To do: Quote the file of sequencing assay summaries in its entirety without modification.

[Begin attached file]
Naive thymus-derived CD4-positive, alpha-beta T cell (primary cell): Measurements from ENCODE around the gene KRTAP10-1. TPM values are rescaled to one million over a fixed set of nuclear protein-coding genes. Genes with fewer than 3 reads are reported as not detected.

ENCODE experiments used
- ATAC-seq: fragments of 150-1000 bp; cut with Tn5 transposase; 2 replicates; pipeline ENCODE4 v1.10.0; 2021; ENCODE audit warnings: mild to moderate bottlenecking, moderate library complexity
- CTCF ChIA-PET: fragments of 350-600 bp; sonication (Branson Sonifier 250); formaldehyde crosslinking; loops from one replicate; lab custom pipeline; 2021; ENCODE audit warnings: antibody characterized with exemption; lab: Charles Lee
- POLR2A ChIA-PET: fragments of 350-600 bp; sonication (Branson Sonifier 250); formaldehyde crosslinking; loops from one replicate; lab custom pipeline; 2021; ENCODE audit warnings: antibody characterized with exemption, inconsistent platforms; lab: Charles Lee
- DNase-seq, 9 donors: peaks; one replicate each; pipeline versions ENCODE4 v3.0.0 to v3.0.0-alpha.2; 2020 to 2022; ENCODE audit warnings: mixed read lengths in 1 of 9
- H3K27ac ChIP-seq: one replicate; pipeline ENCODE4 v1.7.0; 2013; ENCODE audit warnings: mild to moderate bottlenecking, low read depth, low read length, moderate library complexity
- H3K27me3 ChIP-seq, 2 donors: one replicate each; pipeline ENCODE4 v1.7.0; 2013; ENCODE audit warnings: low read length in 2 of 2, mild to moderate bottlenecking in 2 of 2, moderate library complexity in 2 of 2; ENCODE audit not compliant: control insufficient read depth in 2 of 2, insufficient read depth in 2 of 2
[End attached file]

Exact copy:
Naive thymus-derived CD4-positive, alpha-beta T cell (primary cell): Measurements from ENCODE around the gene KRTAP10-1. TPM values are rescaled to one million over a fixed set of nuclear protein-coding genes. Genes with fewer than 3 reads are reported as not detected.

ENCODE experiments used
- ATAC-seq: fragments of 150-1000 bp; cut with Tn5 transposase; 2 replicates; pipeline ENCODE4 v1.10.0; 2021; ENCODE audit warnings: mild to moderate bottlenecking, moderate library complexity
- CTCF ChIA-PET: fragments of 350-600 bp; sonication (Branson Sonifier 250); formaldehyde crosslinking; loops from one replicate; lab custom pipeline; 2021; ENCODE audit warnings: antibody characterized with exemption; lab: Charles Lee
- POLR2A ChIA-PET: fragments of 350-600 bp; sonication (Branson Sonifier 250); formaldehyde crosslinking; loops from one replicate; lab custom pipeline; 2021; ENCODE audit warnings: antibody characterized with exemption, inconsistent platforms; lab: Charles Lee
- DNase-seq, 9 donors: peaks; one replicate each; pipeline versions ENCODE4 v3.0.0 to v3.0.0-alpha.2; 2020 to 2022; ENCODE audit warnings: mixed read lengths in 1 of 9
- H3K27ac ChIP-seq: one replicate; pipeline ENCODE4 v1.7.0; 2013; ENCODE audit warnings: mild to moderate bottlenecking, low read depth, low read length, moderate library complexity
- H3K27me3 ChIP-seq, 2 donors: one replicate each; pipeline ENCODE4 v1.7.0; 2013; ENCODE audit warnings: low read length in 2 of 2, mild to moderate bottlenecking in 2 of 2, moderate library complexity in 2 of 2; ENCODE audit not compliant: control insufficient read depth in 2 of 2, insufficient read depth in 2 of 2